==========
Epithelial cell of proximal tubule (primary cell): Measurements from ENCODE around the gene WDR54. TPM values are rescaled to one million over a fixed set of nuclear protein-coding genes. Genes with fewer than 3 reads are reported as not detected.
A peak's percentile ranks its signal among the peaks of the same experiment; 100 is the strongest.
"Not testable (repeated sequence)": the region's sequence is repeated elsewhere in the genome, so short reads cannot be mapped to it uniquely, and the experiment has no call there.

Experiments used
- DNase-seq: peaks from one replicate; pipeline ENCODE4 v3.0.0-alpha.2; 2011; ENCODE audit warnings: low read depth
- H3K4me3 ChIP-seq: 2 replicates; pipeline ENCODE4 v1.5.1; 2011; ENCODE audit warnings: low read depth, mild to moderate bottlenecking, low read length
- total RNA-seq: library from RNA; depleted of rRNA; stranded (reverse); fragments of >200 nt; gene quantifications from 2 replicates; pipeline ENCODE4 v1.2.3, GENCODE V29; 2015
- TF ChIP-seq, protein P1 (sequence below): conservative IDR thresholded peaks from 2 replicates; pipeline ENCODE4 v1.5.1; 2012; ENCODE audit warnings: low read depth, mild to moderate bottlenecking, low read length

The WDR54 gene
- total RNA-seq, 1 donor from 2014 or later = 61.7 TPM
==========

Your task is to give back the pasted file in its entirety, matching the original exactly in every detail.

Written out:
Epithelial cell of proximal tubule (primary cell): Measurements from ENCODE around the gene WDR54. TPM values are rescaled to one million over a fixed set of nuclear protein-coding genes. Genes with fewer than 3 reads are reported as not detected.
A peak's percentile ranks its signal among the peaks of the same experiment; 100 is the strongest.
"Not testable (repeated sequence)": the region's sequence is repeated elsewhere in the genome, so short reads cannot be mapped to it uniquely, and the experiment has no call there.

Experiments used
- DNase-seq: peaks from one replicate; pipeline ENCODE4 v3.0.0-alpha.2; 2011; ENCODE audit warnings: low read depth
- H3K4me3 ChIP-seq: 2 replicates; pipeline ENCODE4 v1.5.1; 2011; ENCODE audit warnings: low read depth, mild to moderate bottlenecking, low read length
- total RNA-seq: library from RNA; depleted of rRNA; stranded (reverse); fragments of >200 nt; gene quantifications from 2 replicates; pipeline ENCODE4 v1.2.3, GENCODE V29; 2015
- TF ChIP-seq, protein P1 (sequence below): conservative IDR thresholded peaks from 2 replicates; pipeline ENCODE4 v1.5.1; 2012; ENCODE audit warnings: low read depth, mild to moderate bottlenecking, low read length

The WDR54 gene
- total RNA-seq, 1 donor from 2014 or later = 61.7 TPM